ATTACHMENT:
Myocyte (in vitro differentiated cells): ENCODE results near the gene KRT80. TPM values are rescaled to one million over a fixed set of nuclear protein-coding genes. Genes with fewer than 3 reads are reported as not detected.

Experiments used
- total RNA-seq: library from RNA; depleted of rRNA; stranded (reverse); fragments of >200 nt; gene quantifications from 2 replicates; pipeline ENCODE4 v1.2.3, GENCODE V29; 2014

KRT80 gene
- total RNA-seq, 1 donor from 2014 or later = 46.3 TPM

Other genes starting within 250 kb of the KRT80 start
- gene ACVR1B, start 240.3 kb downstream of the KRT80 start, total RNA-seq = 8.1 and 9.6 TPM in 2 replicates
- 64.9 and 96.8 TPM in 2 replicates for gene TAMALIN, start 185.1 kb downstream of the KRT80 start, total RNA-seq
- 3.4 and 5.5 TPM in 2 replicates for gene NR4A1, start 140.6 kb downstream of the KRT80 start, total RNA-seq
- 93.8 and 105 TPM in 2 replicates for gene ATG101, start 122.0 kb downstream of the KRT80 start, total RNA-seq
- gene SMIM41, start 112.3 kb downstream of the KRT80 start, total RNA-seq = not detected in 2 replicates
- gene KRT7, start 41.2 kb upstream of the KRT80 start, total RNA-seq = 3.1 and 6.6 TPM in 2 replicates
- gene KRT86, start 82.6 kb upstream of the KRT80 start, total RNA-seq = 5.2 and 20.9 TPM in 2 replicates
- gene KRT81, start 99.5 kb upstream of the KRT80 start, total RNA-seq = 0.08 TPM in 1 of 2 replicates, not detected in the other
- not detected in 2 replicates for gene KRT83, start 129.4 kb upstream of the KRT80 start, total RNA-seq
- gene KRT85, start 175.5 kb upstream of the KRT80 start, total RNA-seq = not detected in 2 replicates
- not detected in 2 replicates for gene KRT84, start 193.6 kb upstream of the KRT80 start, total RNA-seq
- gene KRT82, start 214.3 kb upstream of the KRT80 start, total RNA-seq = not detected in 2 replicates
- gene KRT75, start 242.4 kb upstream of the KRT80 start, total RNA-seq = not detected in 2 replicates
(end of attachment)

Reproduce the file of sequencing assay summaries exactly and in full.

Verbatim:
Myocyte (in vitro differentiated cells): ENCODE results near the gene KRT80. TPM values are rescaled to one million over a fixed set of nuclear protein-coding genes. Genes with fewer than 3 reads are reported as not detected.

Experiments used
- total RNA-seq: library from RNA; depleted of rRNA; stranded (reverse); fragments of >200 nt; gene quantifications from 2 replicates; pipeline ENCODE4 v1.2.3, GENCODE V29; 2014

KRT80 gene
- total RNA-seq, 1 donor from 2014 or later = 46.3 TPM

Other genes starting within 250 kb of the KRT80 start
- gene ACVR1B, start 240.3 kb downstream of the KRT80 start, total RNA-seq = 8.1 and 9.6 TPM in 2 replicates
- 64.9 and 96.8 TPM in 2 replicates for gene TAMALIN, start 185.1 kb downstream of the KRT80 start, total RNA-seq
- 3.4 and 5.5 TPM in 2 replicates for gene NR4A1, start 140.6 kb downstream of the KRT80 start, total RNA-seq
- 93.8 and 105 TPM in 2 replicates for gene ATG101, start 122.0 kb downstream of the KRT80 start, total RNA-seq
- gene SMIM41, start 112.3 kb downstream of the KRT80 start, total RNA-seq = not detected in 2 replicates
- gene KRT7, start 41.2 kb upstream of the KRT80 start, total RNA-seq = 3.1 and 6.6 TPM in 2 replicates
- gene KRT86, start 82.6 kb upstream of the KRT80 start, total RNA-seq = 5.2 and 20.9 TPM in 2 replicates
- gene KRT81, start 99.5 kb upstream of the KRT80 start, total RNA-seq = 0.08 TPM in 1 of 2 replicates, not detected in the other
- not detected in 2 replicates for gene KRT83, start 129.4 kb upstream of the KRT80 start, total RNA-seq
- gene KRT85, start 175.5 kb upstream of the KRT80 start, total RNA-seq = not detected in 2 replicates
- not detected in 2 replicates for gene KRT84, start 193.6 kb upstream of the KRT80 start, total RNA-seq
- gene KRT82, start 214.3 kb upstream of the KRT80 start, total RNA-seq = not detected in 2 replicates
- gene KRT75, start 242.4 kb upstream of the KRT80 start, total RNA-seq = not detected in 2 replicates